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Last Update: 2013-06-06 Source: Research Headlines
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Addressing aircraft hazards through cutting-edge simulation
While advances in safety technology have made aviation one of the safest forms of transport, researchers are constantly striving to make testing ever more rigorous. An EU-funded project has successfully developed a cost-effective simulation for extreme icing conditions, which should benefit both industry and passengers.
Air travel is statistically one of the safest modes of transport today. This is partly because so much research has been devoted to addressing the risks of flying. Under certain weather conditions, ice forming on aircraft wings and engines, for example, can present a serious danger to air travel, which is why the aircraft industry has to carry out thorough testing before being awarded flight certification.
The main icing hazard for aircraft icing is represented by water droplet clouds, since ice crystals do not easily stick on to aircraft surfaces while water droplet clouds can be subjected to crystallisation on these surfaces. This can lead to the formation of ice on vital parts of the aircraft.
Unfortunately, flight tests in icing conditions are difficult and costly, while extreme icing conditions such as when super-cooled large droplets (SLDs) form are even harder to address. SLDs are water droplets characterised by a larger diameter that can accumulate on aircraft components, increasing flight hazard.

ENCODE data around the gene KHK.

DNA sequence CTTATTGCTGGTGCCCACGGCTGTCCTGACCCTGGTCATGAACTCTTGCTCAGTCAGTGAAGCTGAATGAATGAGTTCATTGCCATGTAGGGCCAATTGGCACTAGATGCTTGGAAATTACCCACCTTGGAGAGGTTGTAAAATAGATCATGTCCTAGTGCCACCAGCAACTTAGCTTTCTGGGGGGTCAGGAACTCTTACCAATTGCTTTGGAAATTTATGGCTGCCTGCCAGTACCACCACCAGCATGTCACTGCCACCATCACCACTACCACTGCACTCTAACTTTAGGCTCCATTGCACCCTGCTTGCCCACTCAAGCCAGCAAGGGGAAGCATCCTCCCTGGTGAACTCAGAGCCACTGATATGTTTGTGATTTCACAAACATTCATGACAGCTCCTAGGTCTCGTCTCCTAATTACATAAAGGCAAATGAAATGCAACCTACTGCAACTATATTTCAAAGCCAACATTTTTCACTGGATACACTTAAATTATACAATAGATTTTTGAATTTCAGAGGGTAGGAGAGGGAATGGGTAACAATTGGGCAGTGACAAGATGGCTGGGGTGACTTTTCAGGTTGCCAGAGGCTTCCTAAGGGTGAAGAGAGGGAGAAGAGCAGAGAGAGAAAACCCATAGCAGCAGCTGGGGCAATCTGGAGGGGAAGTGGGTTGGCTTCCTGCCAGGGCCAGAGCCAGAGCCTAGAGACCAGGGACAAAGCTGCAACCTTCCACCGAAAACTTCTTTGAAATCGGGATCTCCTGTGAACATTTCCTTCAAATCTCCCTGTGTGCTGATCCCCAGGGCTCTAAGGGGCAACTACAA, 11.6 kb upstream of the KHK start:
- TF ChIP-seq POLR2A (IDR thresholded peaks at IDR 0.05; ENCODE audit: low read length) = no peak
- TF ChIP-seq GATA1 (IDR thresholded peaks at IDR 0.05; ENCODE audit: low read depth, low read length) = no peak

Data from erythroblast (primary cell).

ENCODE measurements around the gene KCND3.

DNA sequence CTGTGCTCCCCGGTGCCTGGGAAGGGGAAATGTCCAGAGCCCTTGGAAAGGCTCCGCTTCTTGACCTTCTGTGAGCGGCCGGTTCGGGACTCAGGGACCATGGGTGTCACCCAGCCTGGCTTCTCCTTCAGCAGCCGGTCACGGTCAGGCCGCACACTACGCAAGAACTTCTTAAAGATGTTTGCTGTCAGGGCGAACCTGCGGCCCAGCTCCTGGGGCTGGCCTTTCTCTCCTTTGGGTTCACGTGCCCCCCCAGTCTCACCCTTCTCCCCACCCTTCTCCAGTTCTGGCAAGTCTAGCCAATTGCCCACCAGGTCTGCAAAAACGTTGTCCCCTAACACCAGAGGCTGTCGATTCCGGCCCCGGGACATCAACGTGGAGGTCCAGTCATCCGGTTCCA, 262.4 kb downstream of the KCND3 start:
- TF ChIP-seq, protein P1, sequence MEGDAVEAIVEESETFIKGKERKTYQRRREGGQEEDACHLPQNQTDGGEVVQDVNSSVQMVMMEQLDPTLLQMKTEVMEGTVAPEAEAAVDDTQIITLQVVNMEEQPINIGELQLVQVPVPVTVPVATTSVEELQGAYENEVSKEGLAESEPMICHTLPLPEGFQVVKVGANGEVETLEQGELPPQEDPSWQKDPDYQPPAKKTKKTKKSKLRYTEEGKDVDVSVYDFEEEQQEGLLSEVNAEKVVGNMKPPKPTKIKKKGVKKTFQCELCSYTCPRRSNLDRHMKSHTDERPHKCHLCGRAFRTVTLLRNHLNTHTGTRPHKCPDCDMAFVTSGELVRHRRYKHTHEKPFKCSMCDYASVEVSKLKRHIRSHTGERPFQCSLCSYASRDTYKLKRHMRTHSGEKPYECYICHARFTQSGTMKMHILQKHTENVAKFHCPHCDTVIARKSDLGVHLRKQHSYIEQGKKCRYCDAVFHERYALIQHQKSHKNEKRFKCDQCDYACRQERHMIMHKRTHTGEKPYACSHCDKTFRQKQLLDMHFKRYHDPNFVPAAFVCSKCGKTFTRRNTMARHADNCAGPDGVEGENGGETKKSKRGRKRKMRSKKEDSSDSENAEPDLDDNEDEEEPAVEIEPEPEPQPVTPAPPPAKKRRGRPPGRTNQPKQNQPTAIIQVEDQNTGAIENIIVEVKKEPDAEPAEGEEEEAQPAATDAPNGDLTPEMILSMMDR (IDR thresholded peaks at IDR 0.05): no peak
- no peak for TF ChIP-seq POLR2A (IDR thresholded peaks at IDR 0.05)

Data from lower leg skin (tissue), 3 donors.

Accumulated ice can distort wing shape, potentially affecting the lift required to keep the plane in the air. A four-year EU-funded project has found a cost-effective means of rigorously testing aircraft for this threat.
Improved icing simulation
EU researchers felt that current research and testing techniques could be improved, if validation tests can be carried out as part of the certification process in wind tunnels. To be acceptable, this method would have to demonstrate that it was completely reliable and trustworthy. Furthermore, existing wind-tunnel techniques and numerical simulation tools would need to be significantly expanded to cover the more extreme SLD conditions.
Aviation authorities require that aircraft have to be designed to fly safely in icing conditions, explains project coordinator Guiseppe Mingione. Recent aircraft incidents and studies have demonstrated that the icing certification envelope defined in the certification requirements should be extended to include SLD conditions. The objective of the EXTICE project was to improve the capability to simulate icing SLD so that their effect can be better taken into account in aircraft design.
Launched in 2008, EXTICE has succeeded in improving such simulations, which will significantly help the development of safer aircraft and reduce development costs. The project compared ice accretion obtained in icing wind-tunnel testing to icing accumulated on a specific test article installed on an aircraft flying in icing conditions. The comparison was performed by using the same numerical code for the simulation of icing wind-tunnel tests and for in-flight icing.
A critical review of the results was then performed. The positive outcome achieved from the project means that it will soon be possible to reduce the number of flight tests by using more simulations during aircraft design and development.
Each company and each country has a reduced budget for research activity these days, points out Mingione. European co-operation allows us to not only put together different competencies and expertise, but to also perform activities that would not be possible by a single company. It would not have been possible to perform this project without European Commission co-funding. EXTICE will bring benefits to the aviation industries, while all passengers will also benefit from the design of safer aircraft.